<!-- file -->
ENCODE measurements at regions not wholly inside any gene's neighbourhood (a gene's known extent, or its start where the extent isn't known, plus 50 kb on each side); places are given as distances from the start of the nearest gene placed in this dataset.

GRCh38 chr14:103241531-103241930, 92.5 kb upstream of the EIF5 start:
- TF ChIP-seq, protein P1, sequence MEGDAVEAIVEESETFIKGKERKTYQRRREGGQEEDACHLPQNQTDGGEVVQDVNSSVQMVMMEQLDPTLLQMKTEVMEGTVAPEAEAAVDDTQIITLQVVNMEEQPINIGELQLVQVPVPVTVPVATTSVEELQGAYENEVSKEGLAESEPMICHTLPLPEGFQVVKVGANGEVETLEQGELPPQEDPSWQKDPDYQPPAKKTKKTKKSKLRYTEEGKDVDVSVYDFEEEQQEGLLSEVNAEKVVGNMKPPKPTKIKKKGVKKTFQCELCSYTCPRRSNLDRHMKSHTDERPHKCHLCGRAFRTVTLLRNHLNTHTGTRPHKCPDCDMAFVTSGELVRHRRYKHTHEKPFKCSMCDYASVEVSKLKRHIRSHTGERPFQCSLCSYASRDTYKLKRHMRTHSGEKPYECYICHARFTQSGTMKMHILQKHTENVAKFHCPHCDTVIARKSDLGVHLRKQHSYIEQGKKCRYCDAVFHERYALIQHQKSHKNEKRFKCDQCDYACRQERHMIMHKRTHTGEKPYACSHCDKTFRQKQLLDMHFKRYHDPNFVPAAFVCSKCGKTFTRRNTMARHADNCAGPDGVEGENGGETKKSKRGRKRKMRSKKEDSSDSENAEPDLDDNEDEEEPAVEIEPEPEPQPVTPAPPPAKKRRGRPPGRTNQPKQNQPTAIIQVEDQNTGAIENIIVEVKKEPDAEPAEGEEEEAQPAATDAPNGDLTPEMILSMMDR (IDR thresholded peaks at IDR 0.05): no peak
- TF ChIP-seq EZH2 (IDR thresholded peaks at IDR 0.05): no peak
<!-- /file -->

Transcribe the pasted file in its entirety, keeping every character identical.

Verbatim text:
ENCODE measurements at regions not wholly inside any gene's neighbourhood (a gene's known extent, or its start where the extent isn't known, plus 50 kb on each side); places are given as distances from the start of the nearest gene placed in this dataset.

GRCh38 chr14:103241531-103241930, 92.5 kb upstream of the EIF5 start:
- TF ChIP-seq, protein P1, sequence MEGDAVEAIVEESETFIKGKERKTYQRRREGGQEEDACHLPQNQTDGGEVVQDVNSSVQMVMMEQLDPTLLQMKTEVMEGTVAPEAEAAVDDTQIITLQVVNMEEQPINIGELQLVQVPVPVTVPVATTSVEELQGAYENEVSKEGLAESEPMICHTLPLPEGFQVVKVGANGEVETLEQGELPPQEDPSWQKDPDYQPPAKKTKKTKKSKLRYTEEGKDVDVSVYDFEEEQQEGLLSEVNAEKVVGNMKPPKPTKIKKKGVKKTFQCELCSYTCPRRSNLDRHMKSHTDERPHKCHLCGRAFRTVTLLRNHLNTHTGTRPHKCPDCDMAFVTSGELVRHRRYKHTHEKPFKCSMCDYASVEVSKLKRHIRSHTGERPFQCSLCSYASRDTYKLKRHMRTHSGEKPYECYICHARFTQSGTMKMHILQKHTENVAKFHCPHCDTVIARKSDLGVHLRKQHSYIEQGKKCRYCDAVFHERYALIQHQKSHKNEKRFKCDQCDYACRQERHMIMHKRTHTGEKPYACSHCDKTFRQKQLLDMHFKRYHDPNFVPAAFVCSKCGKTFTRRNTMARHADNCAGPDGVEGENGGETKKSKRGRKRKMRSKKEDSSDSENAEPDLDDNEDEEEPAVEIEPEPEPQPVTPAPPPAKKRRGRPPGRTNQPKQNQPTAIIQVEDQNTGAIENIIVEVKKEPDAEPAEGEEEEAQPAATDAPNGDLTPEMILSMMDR (IDR thresholded peaks at IDR 0.05): no peak
- TF ChIP-seq EZH2 (IDR thresholded peaks at IDR 0.05): no peak